IL Lawmaker Proposes Amendment To Allow Women’s Pro Teams To Run Sportsbooks

Posted on November 17, 2020 - Last Updated on February 22, 2021

Illinois sports teams’ sportsbooks may eventually become a bigger deal in 2021. The Chicago Bandits, Chicago Red Stars and Chicago Sky could be next to the sports betting table if a new bill becomes law in the Prairie State.

On Tuesday, IL Rep. Lamont Robinson Jr. filed HB 5812. It’s an amendment to the Sports Wagering Act, which could open doors for women’s professional sports teams.

Current state of Illinois sports teams’ sportsbooks

As of right now, the Chicago Cubs are the only Illinois sports team with plans to get into the sports betting biz. The MLB franchise has plans to open a sportsbook at Wrigley Field.

The Ricketts family, who owns the Cubs and Wrigley Field, made a deal with DraftKings to build a retail sportsbook in or near the Friendly Confines.

Currently, IL law says that deed holders of venues with capacities of at least 17,000 can apply for master licenses. That means the owners of Guaranteed Rate Field, SeatGeek Stadium, Soldier Field, and the United Center are eligible to operate sportsbooks.

Furthermore, that means the Chicago Blackhawks and the Chicago Bulls could apply, as they are joint owners of the United Center. The Illinois Sports Facilities Authority (ISFA) could apply as the owner of either Guaranteed Rate Field or Soldier Field, as it owns both.

To follow the Cubs’ lead, the Chicago Bears and the White Sox would have to take ownership of their venues. Technically, the ISFA could apply for a license for both/either venues and then contract with the Bears or White Sox to operate the sportsbook.

The same situation applies when talking about SeatGeek Stadium, the home of the Red Stars. The stadium’s capacity is large enough to qualify, but the Village of Bridgeview owns the venue, not the soccer club.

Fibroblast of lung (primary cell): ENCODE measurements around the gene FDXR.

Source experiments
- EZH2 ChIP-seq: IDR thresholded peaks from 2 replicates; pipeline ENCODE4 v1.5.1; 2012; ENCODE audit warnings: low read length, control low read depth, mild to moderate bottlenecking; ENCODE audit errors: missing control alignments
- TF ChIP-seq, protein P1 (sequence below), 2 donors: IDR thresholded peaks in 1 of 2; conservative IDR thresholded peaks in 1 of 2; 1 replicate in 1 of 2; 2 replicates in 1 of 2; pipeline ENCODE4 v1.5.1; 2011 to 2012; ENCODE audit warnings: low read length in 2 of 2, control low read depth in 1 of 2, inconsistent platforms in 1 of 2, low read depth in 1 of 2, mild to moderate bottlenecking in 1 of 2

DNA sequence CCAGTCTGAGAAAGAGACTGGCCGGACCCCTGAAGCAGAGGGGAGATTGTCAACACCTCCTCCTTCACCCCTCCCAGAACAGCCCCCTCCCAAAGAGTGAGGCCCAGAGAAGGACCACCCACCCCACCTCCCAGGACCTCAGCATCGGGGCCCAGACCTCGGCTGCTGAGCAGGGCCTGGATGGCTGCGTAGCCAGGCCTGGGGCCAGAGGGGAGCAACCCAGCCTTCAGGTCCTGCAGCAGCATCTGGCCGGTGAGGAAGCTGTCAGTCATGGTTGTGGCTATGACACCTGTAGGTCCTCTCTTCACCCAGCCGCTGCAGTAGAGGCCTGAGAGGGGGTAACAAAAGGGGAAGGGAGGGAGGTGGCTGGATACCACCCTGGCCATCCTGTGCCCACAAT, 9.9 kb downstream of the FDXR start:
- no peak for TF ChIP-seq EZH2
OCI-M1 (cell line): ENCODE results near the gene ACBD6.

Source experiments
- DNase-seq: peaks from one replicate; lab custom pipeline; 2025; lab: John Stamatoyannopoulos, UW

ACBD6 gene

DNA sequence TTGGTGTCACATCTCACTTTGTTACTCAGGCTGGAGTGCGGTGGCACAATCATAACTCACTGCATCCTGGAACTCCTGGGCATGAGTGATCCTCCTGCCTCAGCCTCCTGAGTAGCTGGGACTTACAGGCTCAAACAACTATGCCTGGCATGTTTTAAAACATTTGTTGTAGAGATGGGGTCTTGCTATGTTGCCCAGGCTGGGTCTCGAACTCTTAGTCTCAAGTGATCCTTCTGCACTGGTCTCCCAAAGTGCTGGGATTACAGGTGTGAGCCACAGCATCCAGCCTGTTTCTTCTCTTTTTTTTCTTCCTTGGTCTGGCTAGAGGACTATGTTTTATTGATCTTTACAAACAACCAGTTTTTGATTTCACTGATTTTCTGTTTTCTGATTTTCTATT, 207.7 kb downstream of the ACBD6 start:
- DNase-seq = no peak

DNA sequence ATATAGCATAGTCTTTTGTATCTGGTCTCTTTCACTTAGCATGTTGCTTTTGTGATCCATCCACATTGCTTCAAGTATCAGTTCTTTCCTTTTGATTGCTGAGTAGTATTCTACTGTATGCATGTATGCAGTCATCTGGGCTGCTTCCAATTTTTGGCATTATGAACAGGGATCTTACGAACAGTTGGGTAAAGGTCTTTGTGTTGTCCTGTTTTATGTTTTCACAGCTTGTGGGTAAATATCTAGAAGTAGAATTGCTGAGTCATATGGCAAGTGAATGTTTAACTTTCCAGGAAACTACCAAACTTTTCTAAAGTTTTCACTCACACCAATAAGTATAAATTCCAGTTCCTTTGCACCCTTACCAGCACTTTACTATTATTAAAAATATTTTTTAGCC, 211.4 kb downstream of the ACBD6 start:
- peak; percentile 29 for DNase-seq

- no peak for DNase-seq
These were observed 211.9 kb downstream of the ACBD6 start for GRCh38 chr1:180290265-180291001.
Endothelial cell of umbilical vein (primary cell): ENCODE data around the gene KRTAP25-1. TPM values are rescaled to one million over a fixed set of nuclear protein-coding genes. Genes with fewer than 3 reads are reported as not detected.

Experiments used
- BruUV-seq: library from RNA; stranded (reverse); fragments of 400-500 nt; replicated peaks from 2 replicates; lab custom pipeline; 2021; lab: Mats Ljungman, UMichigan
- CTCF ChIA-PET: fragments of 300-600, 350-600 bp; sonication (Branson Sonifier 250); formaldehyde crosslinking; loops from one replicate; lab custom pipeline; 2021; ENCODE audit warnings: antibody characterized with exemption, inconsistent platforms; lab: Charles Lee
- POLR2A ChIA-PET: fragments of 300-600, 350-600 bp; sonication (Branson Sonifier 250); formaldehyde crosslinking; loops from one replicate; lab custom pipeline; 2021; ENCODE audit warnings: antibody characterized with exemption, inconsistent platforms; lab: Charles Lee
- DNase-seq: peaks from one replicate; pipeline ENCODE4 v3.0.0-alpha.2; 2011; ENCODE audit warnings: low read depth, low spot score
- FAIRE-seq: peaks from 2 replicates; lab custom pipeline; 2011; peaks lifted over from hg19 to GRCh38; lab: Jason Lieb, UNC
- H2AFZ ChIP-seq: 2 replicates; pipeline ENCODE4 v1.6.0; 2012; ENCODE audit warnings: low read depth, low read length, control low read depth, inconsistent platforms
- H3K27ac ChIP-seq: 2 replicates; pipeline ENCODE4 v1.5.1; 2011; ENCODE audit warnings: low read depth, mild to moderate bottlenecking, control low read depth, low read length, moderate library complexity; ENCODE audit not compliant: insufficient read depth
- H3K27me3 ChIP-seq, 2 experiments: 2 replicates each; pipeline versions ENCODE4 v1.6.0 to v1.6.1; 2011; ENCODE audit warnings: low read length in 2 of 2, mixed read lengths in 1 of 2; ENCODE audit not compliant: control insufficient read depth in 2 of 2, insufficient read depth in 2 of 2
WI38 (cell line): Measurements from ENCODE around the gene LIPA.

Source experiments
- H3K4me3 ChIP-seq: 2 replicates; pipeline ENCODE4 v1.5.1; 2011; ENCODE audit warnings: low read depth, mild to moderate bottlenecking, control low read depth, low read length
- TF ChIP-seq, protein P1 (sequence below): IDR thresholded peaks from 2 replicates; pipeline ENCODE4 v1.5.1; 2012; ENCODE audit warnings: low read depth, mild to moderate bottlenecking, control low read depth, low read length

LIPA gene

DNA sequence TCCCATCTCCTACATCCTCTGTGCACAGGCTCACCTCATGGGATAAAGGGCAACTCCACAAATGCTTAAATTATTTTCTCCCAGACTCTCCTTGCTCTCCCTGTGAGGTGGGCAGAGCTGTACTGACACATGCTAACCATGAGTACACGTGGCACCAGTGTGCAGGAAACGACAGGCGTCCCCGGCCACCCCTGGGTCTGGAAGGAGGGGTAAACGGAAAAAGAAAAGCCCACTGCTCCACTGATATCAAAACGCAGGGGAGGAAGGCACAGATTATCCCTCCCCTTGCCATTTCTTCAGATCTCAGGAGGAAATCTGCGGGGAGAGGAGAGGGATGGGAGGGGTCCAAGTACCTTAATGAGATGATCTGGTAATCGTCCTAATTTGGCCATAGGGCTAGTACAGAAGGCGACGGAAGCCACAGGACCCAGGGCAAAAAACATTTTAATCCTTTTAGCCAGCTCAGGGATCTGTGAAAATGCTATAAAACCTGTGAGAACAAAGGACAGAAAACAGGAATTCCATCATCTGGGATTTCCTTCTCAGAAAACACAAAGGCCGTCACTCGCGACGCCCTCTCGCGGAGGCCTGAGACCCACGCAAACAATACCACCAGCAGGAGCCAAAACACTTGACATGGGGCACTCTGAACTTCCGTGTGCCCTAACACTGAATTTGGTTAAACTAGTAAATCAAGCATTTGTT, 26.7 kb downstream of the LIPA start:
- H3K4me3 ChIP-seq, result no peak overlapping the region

The venues where the Bandits and Chicago Sky play don’t have the capacity to qualify; however, Robinson’s bill would make that a moot point for those franchises.

What would HB 5812 do if it becomes law?

Essentially, the amendment would expand the list of parties eligible to apply for a sports betting master license. Any professional women’s sports team “that has been in existence for at least 10 years before the effective date of this amendatory act” would become eligible.

 

The bill also includes a requirement for the IL Gaming Board to “actively seek to achieve racial, ethnic, and geographic diversity when issuing the master sports wagering license.” The bill goes on to put on an onus on the IGB to “encourage minority-owned businesses, women-owned businesses, veteran-owned businesses, and businesses owned by persons with disabilities to apply for licensure.”

The bill sets the initial license fee at 5% of the team’s adjusted gross receipts from the preceding year or $10 million, whichever is lesser. After approval, the license would be good for four years. Renewal would cost $1 million for each four-year period.

Another key clause from this bill is the recurring phrase “the professional women’s sports team’s or its designee.” That pivotal language may be the key to making this hypothetical situation a reality.

Another path into IL for sportsbook operators

For the Bandits, Red Stars and Sky, running a sportsbook may not be their greatest area of expertise. However, an IL master license would give them an attractive asset.

Anyone of these franchises could contract with a sportsbook operator. That might be a path into what’s become the fourth-biggest sports betting market in the country.

Additionally, it could be cheaper than the $20 million price tag of one of the state’s three online-only licenses. What’s more, an operator, such as BetMGM IL, wouldn’t have to wait until late next year to apply.

Right now, HB 5812 is in the IL House Rules Committee. Currently, that committee hasn’t scheduled any hearings. With the current session soon to end, that probably won’t change. It’s too early to tell whether the bill will pass as it is or in a different form in the next session.

If eventually enacted in its current form, sportsbooks at Parkway Bank Sports Complex and Wintrust Arena might become a reality. Additionally, the IGB would have some new considerations for its licensing process.

Photo by Paul Beaty / AP
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Derek Helling

Derek Helling is a freelance journalist who resides in Chicago. He is a 2013 graduate of the University of Iowa and covers the intersections of sports with business and the law.

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